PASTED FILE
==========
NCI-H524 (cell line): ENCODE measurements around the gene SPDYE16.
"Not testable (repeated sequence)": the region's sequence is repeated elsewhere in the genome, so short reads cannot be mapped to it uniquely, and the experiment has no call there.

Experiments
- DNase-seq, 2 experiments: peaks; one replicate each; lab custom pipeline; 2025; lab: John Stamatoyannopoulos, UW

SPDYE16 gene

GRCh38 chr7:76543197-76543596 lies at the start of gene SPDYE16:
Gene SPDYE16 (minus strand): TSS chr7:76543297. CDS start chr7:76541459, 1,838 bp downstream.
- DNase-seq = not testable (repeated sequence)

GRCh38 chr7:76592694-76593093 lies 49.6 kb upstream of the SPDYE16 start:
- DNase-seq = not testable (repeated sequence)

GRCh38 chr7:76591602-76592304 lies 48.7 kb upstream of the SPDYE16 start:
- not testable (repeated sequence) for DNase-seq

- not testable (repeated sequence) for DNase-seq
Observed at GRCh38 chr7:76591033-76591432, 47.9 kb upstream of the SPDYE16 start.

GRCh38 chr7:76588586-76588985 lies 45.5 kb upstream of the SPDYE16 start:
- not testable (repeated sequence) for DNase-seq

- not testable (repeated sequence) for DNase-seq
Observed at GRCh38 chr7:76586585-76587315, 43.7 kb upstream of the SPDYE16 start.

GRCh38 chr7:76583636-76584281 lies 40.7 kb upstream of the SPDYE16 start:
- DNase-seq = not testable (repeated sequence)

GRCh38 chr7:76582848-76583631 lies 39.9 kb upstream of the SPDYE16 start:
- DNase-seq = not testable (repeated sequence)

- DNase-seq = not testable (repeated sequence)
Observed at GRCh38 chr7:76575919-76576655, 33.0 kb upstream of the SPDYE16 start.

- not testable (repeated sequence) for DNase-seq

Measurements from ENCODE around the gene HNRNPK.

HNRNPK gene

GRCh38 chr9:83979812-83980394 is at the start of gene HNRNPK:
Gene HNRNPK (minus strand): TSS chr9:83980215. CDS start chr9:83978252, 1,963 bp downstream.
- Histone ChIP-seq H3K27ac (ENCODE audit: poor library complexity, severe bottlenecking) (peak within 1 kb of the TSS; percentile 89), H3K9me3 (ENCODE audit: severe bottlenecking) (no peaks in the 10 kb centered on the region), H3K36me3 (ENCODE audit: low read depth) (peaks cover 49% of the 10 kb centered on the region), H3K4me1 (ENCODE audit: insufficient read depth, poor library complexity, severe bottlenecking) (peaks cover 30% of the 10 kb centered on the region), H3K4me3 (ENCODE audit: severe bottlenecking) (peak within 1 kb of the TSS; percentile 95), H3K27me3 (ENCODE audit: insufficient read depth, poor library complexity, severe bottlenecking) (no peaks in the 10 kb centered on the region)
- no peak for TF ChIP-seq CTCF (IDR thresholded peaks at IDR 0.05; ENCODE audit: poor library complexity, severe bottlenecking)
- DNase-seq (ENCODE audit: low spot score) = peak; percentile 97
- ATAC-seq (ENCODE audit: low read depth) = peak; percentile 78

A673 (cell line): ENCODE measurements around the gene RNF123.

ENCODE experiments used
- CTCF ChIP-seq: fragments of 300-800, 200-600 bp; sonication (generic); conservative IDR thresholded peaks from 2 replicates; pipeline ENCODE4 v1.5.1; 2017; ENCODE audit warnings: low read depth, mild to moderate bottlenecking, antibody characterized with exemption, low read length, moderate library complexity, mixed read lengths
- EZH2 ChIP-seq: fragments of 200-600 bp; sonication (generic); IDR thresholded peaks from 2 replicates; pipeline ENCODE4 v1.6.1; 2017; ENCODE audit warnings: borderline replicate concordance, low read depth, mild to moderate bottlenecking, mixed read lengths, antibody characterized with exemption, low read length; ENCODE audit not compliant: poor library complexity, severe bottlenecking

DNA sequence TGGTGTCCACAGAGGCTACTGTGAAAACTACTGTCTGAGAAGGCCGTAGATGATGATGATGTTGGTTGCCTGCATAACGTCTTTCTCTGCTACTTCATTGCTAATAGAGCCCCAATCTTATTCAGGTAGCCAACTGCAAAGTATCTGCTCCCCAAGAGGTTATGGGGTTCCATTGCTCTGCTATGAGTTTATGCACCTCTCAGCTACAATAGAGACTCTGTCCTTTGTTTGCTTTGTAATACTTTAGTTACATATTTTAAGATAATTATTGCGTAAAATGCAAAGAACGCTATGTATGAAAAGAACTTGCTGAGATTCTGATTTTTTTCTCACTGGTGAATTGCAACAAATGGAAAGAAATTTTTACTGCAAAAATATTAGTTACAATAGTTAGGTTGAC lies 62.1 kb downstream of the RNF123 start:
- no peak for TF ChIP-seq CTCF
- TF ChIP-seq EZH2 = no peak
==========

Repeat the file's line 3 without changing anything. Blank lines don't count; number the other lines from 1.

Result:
Experiments